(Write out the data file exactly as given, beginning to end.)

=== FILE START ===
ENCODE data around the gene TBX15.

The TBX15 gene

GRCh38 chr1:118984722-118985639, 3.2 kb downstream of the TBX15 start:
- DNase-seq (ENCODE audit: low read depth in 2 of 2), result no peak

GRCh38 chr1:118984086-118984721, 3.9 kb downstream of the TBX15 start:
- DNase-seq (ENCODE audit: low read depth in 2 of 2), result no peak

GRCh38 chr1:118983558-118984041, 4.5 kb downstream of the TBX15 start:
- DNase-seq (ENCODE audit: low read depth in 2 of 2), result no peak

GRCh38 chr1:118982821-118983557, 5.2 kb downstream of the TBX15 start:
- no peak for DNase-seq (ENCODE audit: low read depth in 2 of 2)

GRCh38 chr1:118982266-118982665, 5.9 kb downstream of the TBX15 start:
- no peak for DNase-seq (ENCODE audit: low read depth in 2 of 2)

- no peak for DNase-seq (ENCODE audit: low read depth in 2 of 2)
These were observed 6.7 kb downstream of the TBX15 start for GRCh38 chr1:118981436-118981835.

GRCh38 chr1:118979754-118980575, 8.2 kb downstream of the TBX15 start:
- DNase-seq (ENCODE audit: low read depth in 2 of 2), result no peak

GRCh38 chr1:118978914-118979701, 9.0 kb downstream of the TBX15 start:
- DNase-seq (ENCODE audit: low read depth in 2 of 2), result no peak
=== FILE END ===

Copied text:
ENCODE data around the gene TBX15.

The TBX15 gene

GRCh38 chr1:118984722-118985639, 3.2 kb downstream of the TBX15 start:
- DNase-seq (ENCODE audit: low read depth in 2 of 2), result no peak

GRCh38 chr1:118984086-118984721, 3.9 kb downstream of the TBX15 start:
- DNase-seq (ENCODE audit: low read depth in 2 of 2), result no peak

GRCh38 chr1:118983558-118984041, 4.5 kb downstream of the TBX15 start:
- DNase-seq (ENCODE audit: low read depth in 2 of 2), result no peak

GRCh38 chr1:118982821-118983557, 5.2 kb downstream of the TBX15 start:
- no peak for DNase-seq (ENCODE audit: low read depth in 2 of 2)

GRCh38 chr1:118982266-118982665, 5.9 kb downstream of the TBX15 start:
- no peak for DNase-seq (ENCODE audit: low read depth in 2 of 2)

- no peak for DNase-seq (ENCODE audit: low read depth in 2 of 2)
These were observed 6.7 kb downstream of the TBX15 start for GRCh38 chr1:118981436-118981835.

GRCh38 chr1:118979754-118980575, 8.2 kb downstream of the TBX15 start:
- DNase-seq (ENCODE audit: low read depth in 2 of 2), result no peak

GRCh38 chr1:118978914-118979701, 9.0 kb downstream of the TBX15 start:
- DNase-seq (ENCODE audit: low read depth in 2 of 2), result no peak